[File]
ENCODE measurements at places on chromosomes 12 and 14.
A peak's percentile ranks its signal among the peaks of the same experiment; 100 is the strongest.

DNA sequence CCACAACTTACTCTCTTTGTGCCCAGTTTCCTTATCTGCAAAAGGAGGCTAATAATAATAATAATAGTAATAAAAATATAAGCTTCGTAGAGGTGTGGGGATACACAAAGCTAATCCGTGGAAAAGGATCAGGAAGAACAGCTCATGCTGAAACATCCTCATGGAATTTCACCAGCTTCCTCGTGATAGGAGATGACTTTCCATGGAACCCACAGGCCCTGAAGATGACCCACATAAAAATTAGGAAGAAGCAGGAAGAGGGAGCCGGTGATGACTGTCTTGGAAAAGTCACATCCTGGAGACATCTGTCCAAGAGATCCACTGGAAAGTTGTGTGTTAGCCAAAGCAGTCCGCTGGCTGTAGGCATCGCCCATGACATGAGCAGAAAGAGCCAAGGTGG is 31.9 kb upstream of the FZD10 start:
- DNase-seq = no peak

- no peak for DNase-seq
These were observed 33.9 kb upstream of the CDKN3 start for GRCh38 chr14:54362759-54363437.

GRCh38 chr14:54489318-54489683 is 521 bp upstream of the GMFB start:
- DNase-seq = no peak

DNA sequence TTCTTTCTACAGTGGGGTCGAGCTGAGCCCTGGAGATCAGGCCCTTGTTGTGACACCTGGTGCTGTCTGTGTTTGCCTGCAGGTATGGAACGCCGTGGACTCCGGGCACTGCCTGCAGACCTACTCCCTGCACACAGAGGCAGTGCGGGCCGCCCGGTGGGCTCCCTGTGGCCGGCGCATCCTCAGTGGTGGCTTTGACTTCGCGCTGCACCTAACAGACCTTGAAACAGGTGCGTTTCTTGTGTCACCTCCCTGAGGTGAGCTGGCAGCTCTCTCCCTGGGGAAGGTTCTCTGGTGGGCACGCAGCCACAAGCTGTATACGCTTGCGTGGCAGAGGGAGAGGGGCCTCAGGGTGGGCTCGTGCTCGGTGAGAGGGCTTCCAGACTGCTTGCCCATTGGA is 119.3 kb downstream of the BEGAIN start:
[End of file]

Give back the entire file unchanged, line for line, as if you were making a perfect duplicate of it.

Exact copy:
ENCODE measurements at places on chromosomes 12 and 14.
A peak's percentile ranks its signal among the peaks of the same experiment; 100 is the strongest.

DNA sequence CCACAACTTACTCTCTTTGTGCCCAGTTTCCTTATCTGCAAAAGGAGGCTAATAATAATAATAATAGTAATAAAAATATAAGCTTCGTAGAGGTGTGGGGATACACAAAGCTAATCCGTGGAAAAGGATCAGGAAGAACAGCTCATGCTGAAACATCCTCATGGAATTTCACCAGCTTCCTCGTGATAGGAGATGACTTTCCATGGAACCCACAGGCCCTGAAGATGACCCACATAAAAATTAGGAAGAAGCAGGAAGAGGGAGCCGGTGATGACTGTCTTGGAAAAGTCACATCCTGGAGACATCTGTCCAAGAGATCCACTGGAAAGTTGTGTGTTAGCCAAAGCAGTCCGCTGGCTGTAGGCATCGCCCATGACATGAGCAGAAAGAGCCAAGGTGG is 31.9 kb upstream of the FZD10 start:
- DNase-seq = no peak

- no peak for DNase-seq
These were observed 33.9 kb upstream of the CDKN3 start for GRCh38 chr14:54362759-54363437.

GRCh38 chr14:54489318-54489683 is 521 bp upstream of the GMFB start:
- DNase-seq = no peak

DNA sequence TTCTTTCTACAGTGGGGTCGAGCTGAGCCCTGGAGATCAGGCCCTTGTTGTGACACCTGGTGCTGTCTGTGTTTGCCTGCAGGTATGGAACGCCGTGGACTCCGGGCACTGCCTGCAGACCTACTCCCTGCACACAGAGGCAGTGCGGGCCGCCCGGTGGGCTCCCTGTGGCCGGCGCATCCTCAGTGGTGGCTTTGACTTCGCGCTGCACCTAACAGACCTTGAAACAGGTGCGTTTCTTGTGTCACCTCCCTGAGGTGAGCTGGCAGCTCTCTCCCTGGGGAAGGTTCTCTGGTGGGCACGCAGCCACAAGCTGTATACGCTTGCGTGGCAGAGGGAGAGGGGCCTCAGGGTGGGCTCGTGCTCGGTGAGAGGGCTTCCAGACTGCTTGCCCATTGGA is 119.3 kb downstream of the BEGAIN start: